[CuL2(NO3)2]·6H2O; Yield: (75.0%). FW: 873.54 g/mol. m. p.: 195 °C. μeff (B.M.): 1.86. Anal Calcd for C28H42N8O20Cu: C, 38.46, H, 4.81, N, 12.81. Found: C, 38.44, H, 4.83, N, 12.79. Selected IR data (KBr, ν cm-1): 3535(b) (O-H), 3340(b) (N-H), 1686 (C=O), 1532 (C=N), 1506 (C=C), 1048 (N-N), 566,514 (M-O), 482,458 (M-N). UV-VIS (in DMF): λmax (ε, L mol-1 cm-1) 251-399 (1428-1420), 405-425 (1426-1332) nm. MS [ES]: m/z 874.64 (calc), 874.31 (found) [M+H]+, 290.11 (calc.), 290.12 (found) [L+H]+. Color: Black.

[(Zn)2L(OH)4]·2DMF; Yield: (84.0%). FW: 633.85 g/mol. m. p.: 190 °C. μeff (B.M.): Dia. Anal Calcd for C20H33N5O10Zn2: C, 37.86, H, 5.20, N, 11.04. Found: C, 37.90, H, 5.73, N, 11.00. Selected IR data (KBr, ν cm-1): 3434-3500 (O-H)(b)), 3317 (N-H), 1687 (C=O), 1533 (C=N), 1506 (C=C), 1047 (N-N), 596-566 (M-O), 483, 460 (M-N). UV-VIS (in DMF): λmax (ε, L mol-1 cm-1) 253-287 (1428-1256), 311-396, 430 (14271418, 1285) nm. 1H-NMR (400 MHz, DMSO-d6): δ 14.55 (s, NH), 7.60-8.00 (m, Ar-CH), 12.76 (b, OH), 2.50 (s, CH2), 1.28 (s, CH3), 1.00 (s, CH3). MS [ES]: m/z 580.85 (calc), 580.23 (found) [M-3OH-2H]+, 290.11 (calc.), 290.12 (found) [L+H]+. Color: Orange.

[ZnL(NO3)2(H2O)2]·5H2O; Yield: (82.0%). FW: 604.48 g/mol. m. p.: 186 °C. μeff (B.M.): Dia. Anal Calcd for C14H29N5O17Zn: C, 27.79, H, 4.80, N, 11.58. Found: C, 27.82, H, 4.82, N, 11.68. Selected IR data (KBr, ν cm-1): 3400(b)(O-H), Broad (N-H), 1686 (C=O), 1533 (C=N), 1510 (C=C), 1048 (N-N), 540,567 (M-O), 480, 462 (M-N). UV-VIS (in DMF): λmax (ε, L mol-1 cm-1) 255-357 (1209-1368), 404-447 (1396-1339) nm. 1H-NMR (400 MHz, DMSO-d6): δ 14.60 (s, NH), 7.60-7.90 (m, Ar-CH), 3.50 (b, H2O), 2.52 (s, CH2), 1.28 (s, CH3), 0.96 (s, CH3). MS [ES]: m/z 622.48 (calc), 623.18 (found) [M+NH4]+,, 290.11 (calc.), 290.12 (found) [L+H]+,. Color: Orange.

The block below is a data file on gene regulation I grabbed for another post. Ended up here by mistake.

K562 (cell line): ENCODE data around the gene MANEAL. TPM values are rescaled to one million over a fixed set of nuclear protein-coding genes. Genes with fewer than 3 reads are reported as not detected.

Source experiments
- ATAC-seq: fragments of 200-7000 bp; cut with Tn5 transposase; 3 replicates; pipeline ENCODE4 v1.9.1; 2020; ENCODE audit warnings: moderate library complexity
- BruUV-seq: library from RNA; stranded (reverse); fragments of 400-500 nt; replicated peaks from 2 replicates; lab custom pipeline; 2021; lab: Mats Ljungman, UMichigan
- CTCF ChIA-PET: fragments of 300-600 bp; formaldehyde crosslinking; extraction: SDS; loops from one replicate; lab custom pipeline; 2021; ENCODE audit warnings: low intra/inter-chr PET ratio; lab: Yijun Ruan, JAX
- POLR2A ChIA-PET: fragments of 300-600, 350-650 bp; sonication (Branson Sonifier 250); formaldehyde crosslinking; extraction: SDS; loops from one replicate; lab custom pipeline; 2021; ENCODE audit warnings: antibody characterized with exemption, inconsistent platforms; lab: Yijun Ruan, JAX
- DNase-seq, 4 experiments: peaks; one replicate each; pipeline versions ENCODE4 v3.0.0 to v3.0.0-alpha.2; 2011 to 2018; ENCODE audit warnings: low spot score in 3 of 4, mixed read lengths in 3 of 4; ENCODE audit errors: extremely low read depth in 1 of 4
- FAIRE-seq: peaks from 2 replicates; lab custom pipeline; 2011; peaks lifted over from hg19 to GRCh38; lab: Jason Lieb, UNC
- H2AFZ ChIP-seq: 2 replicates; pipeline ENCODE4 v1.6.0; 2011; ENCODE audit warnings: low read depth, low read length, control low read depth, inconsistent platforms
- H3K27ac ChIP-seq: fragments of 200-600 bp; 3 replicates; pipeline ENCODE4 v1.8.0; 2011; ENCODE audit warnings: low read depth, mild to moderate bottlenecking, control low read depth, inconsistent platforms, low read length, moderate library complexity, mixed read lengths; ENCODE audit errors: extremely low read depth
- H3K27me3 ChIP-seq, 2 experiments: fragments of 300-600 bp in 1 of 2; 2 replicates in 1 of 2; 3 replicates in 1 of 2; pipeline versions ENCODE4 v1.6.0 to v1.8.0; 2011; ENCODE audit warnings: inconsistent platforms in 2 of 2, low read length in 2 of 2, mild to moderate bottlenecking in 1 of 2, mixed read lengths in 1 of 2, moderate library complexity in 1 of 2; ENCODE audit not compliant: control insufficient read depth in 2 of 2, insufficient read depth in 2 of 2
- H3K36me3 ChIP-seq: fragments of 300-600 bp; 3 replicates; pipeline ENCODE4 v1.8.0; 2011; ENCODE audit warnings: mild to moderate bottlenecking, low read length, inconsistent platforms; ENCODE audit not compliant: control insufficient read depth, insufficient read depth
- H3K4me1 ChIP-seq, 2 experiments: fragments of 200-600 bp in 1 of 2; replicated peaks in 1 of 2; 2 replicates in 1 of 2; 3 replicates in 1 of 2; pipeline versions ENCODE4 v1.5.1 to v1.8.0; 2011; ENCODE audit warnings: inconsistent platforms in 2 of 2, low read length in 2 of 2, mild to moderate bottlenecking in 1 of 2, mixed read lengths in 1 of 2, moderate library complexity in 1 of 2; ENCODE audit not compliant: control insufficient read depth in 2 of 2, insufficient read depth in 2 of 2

Conclusion

In this study, the synthesis and structural investigations of containing hydrazone ligand and its transition metal(II) complexes were presented. Structures of the ligand and complexes were confirmed by spectral and analytical techniques.The Zn(II) complexes shows at middle level antibacterial activity against Staphylococcus aureus ATCC-25923 by comparing with ampicillin (10 μg, Oxoid).

The complexes reduced the transmittance, refractive index, optical band gap, angle of incidence, real part of the dielectric constant, electric susceptibility and imaginary part of optical conductivity of the ligand, while the complexes increased the real part of conductivity and angle of refraction of the ligand. The energy band gap of the ligand was decreased with its complexes. The optical band gap of the ligand, [(Zn)2L(OH)4]·2DMF, [ZnL(NO3)2(H2O)2]·5H2O, [CuL2(OAc)]·OAc·3.5H2O and [CuL2(NO3)2]·6H2O complexes were calculated to be 3.121 eV, 2.180 eV, 1.551 eV, 2.489 eV and 1.556 eV, respectively. The effect of the [CuL2(OAc)]·OAc·3.5H2O complex is the lowest, while the effect of the [ZnL(NO3)2(H2O)2]·5H2O complex on the decreasing of the optical band gap of the ligand is the highest.

The electric susceptibility and imaginary partof conductivity of the ligand are the highest value, while the electric susceptibility and imaginary part of conductivity of the[CuL2(NO3)2]·6H2O complex are the lowest value.